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Wednesday, November 30, 2022

Ban of Russian ships in EU ports: Everything you need to know

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The EU’s fifth package of sanctions against Russia included a prohibition on Russian flagged ships entering EU ports after 16 April 2022. Under this light, the West P&I Club provides further information on the matter.

Q1. How is the port access ban monitored?

The monitoring will be done via the Union Maritime Information and Exchange System (which also links to EQUASIS, a public database providing, among other, safety related information on ships and companies). This system supports EU Member States with operational maritime surveillance capabilities in particular by providing the situational maritime awareness picture, tracking any ship movements in near real time. All EU Member States have access to this system and share information via this system.

Q2. How to address a ship transporting goods the transport of which may be authorised?

The derogations provided for in Article 3ea(5) are subject to prior authorisation from the relevant national competent authority, which can only be granted under strict and specific conditions. If a ship falling under the scope of the prohibition and carrying goods the transport of which may justify an authorisation to access a port requests access to a port in the Union, it is the responsibility of the port authorities to make a case-by-case assessment and supervise that the unloading concerns only goods falling under the derogations and that their unloading is not otherwise prohibited by the Regulation.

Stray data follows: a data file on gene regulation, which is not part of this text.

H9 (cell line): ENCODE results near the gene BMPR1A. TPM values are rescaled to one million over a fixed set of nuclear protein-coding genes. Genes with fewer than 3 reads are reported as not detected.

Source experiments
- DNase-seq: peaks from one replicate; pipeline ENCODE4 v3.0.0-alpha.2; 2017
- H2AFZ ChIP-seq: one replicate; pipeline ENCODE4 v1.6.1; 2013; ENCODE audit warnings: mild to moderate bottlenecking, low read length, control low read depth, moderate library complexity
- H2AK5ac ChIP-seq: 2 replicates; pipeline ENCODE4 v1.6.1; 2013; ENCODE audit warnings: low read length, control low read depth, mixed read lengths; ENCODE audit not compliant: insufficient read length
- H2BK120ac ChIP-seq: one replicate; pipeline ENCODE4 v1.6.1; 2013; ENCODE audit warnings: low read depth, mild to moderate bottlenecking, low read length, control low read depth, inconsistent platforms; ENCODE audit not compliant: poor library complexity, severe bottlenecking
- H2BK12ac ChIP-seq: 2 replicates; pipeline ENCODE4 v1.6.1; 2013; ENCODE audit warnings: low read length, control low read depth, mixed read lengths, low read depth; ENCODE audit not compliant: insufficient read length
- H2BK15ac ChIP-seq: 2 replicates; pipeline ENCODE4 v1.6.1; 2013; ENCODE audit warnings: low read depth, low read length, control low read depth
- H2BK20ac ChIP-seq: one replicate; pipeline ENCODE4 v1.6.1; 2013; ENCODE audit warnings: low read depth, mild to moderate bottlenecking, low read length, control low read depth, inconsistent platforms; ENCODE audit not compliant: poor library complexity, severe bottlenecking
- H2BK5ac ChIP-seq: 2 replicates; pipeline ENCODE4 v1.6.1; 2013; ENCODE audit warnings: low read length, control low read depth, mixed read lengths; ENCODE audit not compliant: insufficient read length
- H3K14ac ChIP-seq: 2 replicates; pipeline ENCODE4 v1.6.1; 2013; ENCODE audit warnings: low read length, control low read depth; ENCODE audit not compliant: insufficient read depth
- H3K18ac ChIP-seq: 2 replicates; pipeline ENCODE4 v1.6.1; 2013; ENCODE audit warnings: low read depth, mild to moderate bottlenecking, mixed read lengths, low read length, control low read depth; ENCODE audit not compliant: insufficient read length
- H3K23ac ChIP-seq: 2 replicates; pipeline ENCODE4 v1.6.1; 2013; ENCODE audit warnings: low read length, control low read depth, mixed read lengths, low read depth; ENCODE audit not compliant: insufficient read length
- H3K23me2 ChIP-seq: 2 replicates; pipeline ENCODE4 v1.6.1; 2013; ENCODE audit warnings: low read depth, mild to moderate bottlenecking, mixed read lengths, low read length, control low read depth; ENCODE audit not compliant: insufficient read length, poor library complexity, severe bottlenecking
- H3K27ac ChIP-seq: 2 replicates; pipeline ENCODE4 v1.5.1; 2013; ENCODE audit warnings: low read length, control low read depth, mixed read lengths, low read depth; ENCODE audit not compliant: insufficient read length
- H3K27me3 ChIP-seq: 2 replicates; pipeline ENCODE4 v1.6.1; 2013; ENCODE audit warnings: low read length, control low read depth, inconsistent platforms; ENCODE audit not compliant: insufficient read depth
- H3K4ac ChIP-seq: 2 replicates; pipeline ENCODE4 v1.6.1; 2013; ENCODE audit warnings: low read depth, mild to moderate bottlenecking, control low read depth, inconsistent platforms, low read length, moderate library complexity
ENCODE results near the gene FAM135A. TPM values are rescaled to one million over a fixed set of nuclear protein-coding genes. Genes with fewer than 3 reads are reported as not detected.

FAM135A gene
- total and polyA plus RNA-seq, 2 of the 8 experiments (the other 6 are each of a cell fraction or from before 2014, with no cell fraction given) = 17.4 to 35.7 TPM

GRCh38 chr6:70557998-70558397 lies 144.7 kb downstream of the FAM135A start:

Q3. Under the derogations in Article 3ea, how should goods be loaded and unloaded?

Where a vessel has been authorised to call on a port in order to unload goods subject to a derogation, it must obtain a separate authorisation in order to load goods. A cargo-free vessel may be authorised to call on a port in order to load goods.

The loading of goods is limited to what is allowed under the derogations. Article 3ea, points (a) and (e) refer explicitly to the purchase, import or transport into the Union. Accordingly, loading of goods would only be possible if there is a purchase or further transport into another Union port as final destination. It remains to be determined why a Russian-flagged vessel would provide transport services between two EU ports in such a case. Points (b) and (d) allow for an entry into port whether the purchase, import or transport is for the Union or to a third country.

Q4. Can a Russian flagged vessel which entered an EU port under the exemption in paragraph 4 be authorised to leave?

The national competent authority must ascertain that the ship is entering under the conditions deemed necessary for in paragraph 4. The port access ban does not require blocking a ship which would have entered in accordance with this exemption, hence it may leave the port.

Q5. Can a Russian flagged ship which changes both ownership and flag after the 24 February trade on EU ports?

Article 3ea covers all Russian flagged vessels, as well as vessels that change their Russian flag or their registration, to the flag or register of any other State after 24 February 2022. This prohibition applies irrespective of the ownership of the ship.

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